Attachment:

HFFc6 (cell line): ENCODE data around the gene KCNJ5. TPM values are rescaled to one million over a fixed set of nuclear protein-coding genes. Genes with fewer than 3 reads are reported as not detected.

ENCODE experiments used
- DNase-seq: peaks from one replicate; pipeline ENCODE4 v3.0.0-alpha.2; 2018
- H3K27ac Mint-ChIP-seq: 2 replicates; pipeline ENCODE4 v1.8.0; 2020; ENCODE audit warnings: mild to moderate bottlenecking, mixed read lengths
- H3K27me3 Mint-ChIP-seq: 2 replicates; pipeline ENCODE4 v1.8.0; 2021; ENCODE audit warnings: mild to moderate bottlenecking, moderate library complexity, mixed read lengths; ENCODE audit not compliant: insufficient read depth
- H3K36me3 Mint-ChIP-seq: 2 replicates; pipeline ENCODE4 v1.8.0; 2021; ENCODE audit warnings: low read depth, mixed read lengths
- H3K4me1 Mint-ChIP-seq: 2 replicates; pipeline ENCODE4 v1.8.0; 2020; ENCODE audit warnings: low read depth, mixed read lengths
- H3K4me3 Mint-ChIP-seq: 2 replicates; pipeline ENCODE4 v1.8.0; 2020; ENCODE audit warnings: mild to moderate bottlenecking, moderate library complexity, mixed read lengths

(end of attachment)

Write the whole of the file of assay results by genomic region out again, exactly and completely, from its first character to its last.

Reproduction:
HFFc6 (cell line): ENCODE data around the gene KCNJ5. TPM values are rescaled to one million over a fixed set of nuclear protein-coding genes. Genes with fewer than 3 reads are reported as not detected.

ENCODE experiments used
- DNase-seq: peaks from one replicate; pipeline ENCODE4 v3.0.0-alpha.2; 2018
- H3K27ac Mint-ChIP-seq: 2 replicates; pipeline ENCODE4 v1.8.0; 2020; ENCODE audit warnings: mild to moderate bottlenecking, mixed read lengths
- H3K27me3 Mint-ChIP-seq: 2 replicates; pipeline ENCODE4 v1.8.0; 2021; ENCODE audit warnings: mild to moderate bottlenecking, moderate library complexity, mixed read lengths; ENCODE audit not compliant: insufficient read depth
- H3K36me3 Mint-ChIP-seq: 2 replicates; pipeline ENCODE4 v1.8.0; 2021; ENCODE audit warnings: low read depth, mixed read lengths
- H3K4me1 Mint-ChIP-seq: 2 replicates; pipeline ENCODE4 v1.8.0; 2020; ENCODE audit warnings: low read depth, mixed read lengths
- H3K4me3 Mint-ChIP-seq: 2 replicates; pipeline ENCODE4 v1.8.0; 2020; ENCODE audit warnings: mild to moderate bottlenecking, moderate library complexity, mixed read lengths